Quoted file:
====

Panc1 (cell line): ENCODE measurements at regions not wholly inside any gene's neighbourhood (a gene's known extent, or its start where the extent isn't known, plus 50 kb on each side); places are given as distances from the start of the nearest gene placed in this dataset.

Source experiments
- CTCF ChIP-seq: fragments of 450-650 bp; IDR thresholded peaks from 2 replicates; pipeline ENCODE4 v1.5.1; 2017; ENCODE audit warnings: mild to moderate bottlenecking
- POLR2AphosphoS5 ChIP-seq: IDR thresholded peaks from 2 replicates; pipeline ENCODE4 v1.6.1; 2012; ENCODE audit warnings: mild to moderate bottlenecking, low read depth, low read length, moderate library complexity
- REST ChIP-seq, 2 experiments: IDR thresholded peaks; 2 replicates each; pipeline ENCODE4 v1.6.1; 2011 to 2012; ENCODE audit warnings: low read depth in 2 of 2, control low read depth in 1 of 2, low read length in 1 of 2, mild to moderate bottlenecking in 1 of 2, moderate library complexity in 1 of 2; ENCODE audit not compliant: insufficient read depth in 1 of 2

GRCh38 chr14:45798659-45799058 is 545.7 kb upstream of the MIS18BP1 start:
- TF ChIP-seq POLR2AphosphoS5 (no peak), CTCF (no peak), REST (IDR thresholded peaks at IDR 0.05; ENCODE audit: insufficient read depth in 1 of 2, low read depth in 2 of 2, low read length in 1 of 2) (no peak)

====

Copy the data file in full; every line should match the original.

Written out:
Panc1 (cell line): ENCODE measurements at regions not wholly inside any gene's neighbourhood (a gene's known extent, or its start where the extent isn't known, plus 50 kb on each side); places are given as distances from the start of the nearest gene placed in this dataset.

Source experiments
- CTCF ChIP-seq: fragments of 450-650 bp; IDR thresholded peaks from 2 replicates; pipeline ENCODE4 v1.5.1; 2017; ENCODE audit warnings: mild to moderate bottlenecking
- POLR2AphosphoS5 ChIP-seq: IDR thresholded peaks from 2 replicates; pipeline ENCODE4 v1.6.1; 2012; ENCODE audit warnings: mild to moderate bottlenecking, low read depth, low read length, moderate library complexity
- REST ChIP-seq, 2 experiments: IDR thresholded peaks; 2 replicates each; pipeline ENCODE4 v1.6.1; 2011 to 2012; ENCODE audit warnings: low read depth in 2 of 2, control low read depth in 1 of 2, low read length in 1 of 2, mild to moderate bottlenecking in 1 of 2, moderate library complexity in 1 of 2; ENCODE audit not compliant: insufficient read depth in 1 of 2

GRCh38 chr14:45798659-45799058 is 545.7 kb upstream of the MIS18BP1 start:
- TF ChIP-seq POLR2AphosphoS5 (no peak), CTCF (no peak), REST (IDR thresholded peaks at IDR 0.05; ENCODE audit: insufficient read depth in 1 of 2, low read depth in 2 of 2, low read length in 1 of 2) (no peak)